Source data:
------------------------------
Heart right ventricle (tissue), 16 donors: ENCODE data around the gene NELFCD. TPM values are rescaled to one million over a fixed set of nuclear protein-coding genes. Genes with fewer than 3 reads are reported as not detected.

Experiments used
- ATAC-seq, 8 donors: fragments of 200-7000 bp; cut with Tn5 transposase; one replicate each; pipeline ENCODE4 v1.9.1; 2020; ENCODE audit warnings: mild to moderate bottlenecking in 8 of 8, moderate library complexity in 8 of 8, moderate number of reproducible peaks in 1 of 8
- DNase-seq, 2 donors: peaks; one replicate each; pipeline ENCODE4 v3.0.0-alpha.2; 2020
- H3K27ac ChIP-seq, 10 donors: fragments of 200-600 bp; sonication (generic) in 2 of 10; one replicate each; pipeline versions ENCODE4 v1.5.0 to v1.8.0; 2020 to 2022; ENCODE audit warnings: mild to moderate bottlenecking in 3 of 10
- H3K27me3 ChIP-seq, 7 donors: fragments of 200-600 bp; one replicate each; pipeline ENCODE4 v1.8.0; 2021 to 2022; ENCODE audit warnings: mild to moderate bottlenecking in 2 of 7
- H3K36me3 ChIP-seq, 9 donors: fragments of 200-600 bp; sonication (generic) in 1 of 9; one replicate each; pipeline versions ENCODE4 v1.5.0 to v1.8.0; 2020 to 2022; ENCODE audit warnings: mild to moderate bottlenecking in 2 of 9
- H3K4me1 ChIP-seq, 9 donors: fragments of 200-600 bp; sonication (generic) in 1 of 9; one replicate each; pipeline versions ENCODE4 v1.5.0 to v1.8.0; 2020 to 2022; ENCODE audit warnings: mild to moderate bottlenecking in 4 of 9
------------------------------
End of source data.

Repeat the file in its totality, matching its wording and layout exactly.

Heart right ventricle (tissue), 16 donors: ENCODE data around the gene NELFCD. TPM values are rescaled to one million over a fixed set of nuclear protein-coding genes. Genes with fewer than 3 reads are reported as not detected.

Experiments used
- ATAC-seq, 8 donors: fragments of 200-7000 bp; cut with Tn5 transposase; one replicate each; pipeline ENCODE4 v1.9.1; 2020; ENCODE audit warnings: mild to moderate bottlenecking in 8 of 8, moderate library complexity in 8 of 8, moderate number of reproducible peaks in 1 of 8
- DNase-seq, 2 donors: peaks; one replicate each; pipeline ENCODE4 v3.0.0-alpha.2; 2020
- H3K27ac ChIP-seq, 10 donors: fragments of 200-600 bp; sonication (generic) in 2 of 10; one replicate each; pipeline versions ENCODE4 v1.5.0 to v1.8.0; 2020 to 2022; ENCODE audit warnings: mild to moderate bottlenecking in 3 of 10
- H3K27me3 ChIP-seq, 7 donors: fragments of 200-600 bp; one replicate each; pipeline ENCODE4 v1.8.0; 2021 to 2022; ENCODE audit warnings: mild to moderate bottlenecking in 2 of 7
- H3K36me3 ChIP-seq, 9 donors: fragments of 200-600 bp; sonication (generic) in 1 of 9; one replicate each; pipeline versions ENCODE4 v1.5.0 to v1.8.0; 2020 to 2022; ENCODE audit warnings: mild to moderate bottlenecking in 2 of 9
- H3K4me1 ChIP-seq, 9 donors: fragments of 200-600 bp; sonication (generic) in 1 of 9; one replicate each; pipeline versions ENCODE4 v1.5.0 to v1.8.0; 2020 to 2022; ENCODE audit warnings: mild to moderate bottlenecking in 4 of 9